Key to same-sex bill: getting it to a vote
But they had to get the bill to the floor. This they couldn't do without Senate Majority Leader Dean Skelos. He controlled the chamber.
Like many of the Republicans, Skelos quickly left the chamber after the vote without talking to the media. His office didn't return several calls Saturday.
Skelos was the gatekeeper, they all knew, the one who could block legislation from ever being voted on, and everything would ride on a decision he would reach about a law he opposed.
"Getting it to the floor was everything," said Brian Ellner of Human Rights Campaign, one of the many gay-rights groups that was part of an effort over the last six months to get the historic legislation passed. "We felt that we had the votes, if we could just get it to the floor."
In the end, the activists were right. Once the measure hit the Senate floor, they won by almost the narrowest margin possible, 33-29.
The landmark victory for same sex marriage supporters has its roots in its defeat in the Senate in December 2009. Despite Democrats then controlling the chamber, a same-sex marriage bill went down in defeat, 38-24 -- opponents were all 30 Republicans then in the chamber and eight Democrats -- but that provided a road map for advocates.
"They [the advocates] wanted to be able to see who they needed to target, both Democrats and Republicans, because they understood then" that not all Senate Democrats would support it," said a person familiar with the negotiations.
From that point, based on interviews with numerous activists and officials, proponents point to four key steps to turn the legislation into law.
The first step toward passage was a quiet campaign to flip Democratic "no" votes. They were helped by the fact that several of the Democratic opponents were now gone, either voted out or, in one case, expelled. Months of effort - calls, polls, letters -- focused on three senators: Carl Kruger (D-Brooklyn), Joseph Addabbo (D-Brooklyn) and Shirley Huntley (D-Queens). It worked.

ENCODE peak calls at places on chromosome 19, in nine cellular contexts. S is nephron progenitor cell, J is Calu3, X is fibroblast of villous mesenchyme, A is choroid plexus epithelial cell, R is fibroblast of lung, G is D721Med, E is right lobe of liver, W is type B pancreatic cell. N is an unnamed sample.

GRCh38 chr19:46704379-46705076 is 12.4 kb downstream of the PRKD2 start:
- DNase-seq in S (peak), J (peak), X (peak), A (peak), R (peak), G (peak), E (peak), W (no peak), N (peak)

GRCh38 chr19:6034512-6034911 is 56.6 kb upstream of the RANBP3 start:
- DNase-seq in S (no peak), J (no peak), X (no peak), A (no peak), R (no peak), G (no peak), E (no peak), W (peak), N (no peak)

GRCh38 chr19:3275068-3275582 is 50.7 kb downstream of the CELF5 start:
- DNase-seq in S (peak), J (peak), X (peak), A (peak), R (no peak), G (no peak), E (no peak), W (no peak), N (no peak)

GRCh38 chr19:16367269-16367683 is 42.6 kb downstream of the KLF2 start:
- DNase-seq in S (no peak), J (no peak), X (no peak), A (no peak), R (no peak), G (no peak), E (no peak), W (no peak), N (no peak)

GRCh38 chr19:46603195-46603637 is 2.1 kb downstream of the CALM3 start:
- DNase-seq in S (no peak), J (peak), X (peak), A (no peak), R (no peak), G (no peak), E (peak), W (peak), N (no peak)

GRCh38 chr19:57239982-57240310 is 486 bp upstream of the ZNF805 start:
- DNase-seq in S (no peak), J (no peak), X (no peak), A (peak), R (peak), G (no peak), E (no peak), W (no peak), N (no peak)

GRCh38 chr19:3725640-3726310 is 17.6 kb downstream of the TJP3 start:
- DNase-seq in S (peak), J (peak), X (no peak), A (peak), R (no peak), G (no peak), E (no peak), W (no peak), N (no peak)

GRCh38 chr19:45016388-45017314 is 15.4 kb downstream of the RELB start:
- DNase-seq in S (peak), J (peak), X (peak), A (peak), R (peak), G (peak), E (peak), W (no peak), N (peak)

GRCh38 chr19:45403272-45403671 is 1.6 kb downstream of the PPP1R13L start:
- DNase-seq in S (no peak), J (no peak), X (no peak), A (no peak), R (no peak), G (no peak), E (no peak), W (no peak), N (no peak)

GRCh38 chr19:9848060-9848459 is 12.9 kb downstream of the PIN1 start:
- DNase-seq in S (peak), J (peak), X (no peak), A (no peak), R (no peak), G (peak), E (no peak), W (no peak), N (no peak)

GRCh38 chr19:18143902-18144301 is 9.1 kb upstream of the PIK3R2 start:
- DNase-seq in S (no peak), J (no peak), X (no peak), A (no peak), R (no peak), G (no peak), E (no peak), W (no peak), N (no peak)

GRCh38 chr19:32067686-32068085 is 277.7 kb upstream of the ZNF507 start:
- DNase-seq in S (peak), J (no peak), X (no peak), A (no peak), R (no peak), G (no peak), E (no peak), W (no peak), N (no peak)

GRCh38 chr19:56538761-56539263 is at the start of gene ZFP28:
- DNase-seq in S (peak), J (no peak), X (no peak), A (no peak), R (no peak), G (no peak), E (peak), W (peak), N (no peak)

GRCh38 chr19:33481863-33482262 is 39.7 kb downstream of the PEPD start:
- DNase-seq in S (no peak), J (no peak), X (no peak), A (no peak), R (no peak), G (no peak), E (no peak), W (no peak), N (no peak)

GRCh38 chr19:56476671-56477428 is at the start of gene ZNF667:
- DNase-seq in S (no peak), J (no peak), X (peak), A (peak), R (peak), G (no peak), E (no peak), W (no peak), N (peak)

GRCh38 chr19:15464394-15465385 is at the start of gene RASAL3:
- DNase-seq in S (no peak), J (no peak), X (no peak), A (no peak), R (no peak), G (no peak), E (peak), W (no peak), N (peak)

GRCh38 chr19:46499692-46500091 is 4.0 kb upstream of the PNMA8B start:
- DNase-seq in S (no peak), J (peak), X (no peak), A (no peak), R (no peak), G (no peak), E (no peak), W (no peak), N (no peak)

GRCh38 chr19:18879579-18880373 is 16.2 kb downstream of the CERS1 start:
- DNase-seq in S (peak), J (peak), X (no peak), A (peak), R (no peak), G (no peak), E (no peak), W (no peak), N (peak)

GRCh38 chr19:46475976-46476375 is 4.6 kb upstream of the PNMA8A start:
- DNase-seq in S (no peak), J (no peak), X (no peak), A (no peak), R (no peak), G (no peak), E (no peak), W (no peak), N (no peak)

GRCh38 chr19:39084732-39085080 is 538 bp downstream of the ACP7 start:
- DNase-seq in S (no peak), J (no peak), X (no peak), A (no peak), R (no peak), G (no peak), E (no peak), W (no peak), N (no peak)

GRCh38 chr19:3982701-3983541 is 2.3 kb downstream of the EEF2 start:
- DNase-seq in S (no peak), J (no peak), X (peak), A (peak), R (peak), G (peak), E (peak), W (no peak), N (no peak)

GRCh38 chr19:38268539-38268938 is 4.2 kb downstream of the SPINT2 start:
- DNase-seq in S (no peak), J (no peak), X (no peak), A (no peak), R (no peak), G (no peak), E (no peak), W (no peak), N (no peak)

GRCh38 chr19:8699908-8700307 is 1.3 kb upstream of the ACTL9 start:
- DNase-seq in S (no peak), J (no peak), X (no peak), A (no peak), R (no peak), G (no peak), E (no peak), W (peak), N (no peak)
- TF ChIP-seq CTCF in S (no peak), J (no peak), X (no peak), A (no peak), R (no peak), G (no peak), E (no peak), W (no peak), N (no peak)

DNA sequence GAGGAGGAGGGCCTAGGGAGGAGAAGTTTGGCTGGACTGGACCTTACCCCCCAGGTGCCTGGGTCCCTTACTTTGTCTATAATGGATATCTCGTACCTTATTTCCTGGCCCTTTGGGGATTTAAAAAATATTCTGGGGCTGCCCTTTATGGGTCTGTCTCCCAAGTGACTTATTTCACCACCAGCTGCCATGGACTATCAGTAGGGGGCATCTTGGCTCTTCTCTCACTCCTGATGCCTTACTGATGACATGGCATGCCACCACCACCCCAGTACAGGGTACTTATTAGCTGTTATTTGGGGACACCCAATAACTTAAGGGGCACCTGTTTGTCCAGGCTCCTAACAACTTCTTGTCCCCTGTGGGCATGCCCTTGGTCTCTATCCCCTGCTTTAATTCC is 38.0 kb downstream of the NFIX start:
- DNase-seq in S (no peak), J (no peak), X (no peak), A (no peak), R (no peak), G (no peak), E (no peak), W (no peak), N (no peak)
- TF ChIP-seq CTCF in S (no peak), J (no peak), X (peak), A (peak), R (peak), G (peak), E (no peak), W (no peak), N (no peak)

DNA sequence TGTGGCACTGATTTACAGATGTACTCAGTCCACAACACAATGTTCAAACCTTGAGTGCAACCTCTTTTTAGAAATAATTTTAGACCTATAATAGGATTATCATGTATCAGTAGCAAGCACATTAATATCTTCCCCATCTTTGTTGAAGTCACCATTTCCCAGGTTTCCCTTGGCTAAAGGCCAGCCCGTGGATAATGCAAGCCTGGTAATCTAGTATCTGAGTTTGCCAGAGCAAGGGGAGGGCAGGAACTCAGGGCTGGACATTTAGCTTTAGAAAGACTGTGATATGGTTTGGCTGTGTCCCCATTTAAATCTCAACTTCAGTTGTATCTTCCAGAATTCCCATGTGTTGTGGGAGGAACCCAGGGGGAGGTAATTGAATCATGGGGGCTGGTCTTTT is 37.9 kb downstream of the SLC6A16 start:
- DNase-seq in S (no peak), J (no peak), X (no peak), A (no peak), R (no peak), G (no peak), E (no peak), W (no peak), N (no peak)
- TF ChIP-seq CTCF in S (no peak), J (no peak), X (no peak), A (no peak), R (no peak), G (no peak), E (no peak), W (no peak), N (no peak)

When the three senators announced two weeks before the end of the legislative session they would support same-sex marriage, that meant supporters had corralled 29 of the 30 Democrats (Sen. Ruben Diaz, D-Bronx, was never considered a possible switch) and they were just three votes from a majority.
The next step was to get a Republican to announce his support. That came days later when Rochester-area Sen. James Alesi said yes. He said he regretted voting no in 2009 but did so because the GOP had made a strategic decision to vote as a bloc. Now, he would vote his conscience. It broke the dam.
"I think what it did was help not kill it ahead of time" by showing that the GOP would not vote in a bloc this year, Alesi said. "I don't think it was about trying to take a risk or trying to be first. It was just something I thought I should do."
The next day, Sen. Roy McDonald (R-Saratoga) said he too would reverse his no vote. That then meant that exactly half of the state's 62 senators were publicly committed.
The third key step was getting the "religious exemptions" in the bill to protect churches and church-related agencies from discrimination claims. For two weeks, the governor and top staff met quietly with a handful of senators considered to be up for grabs. While noisy protests filled the third floor of the Capitol, home of the legislative chambers, secret meetings went on one floor below.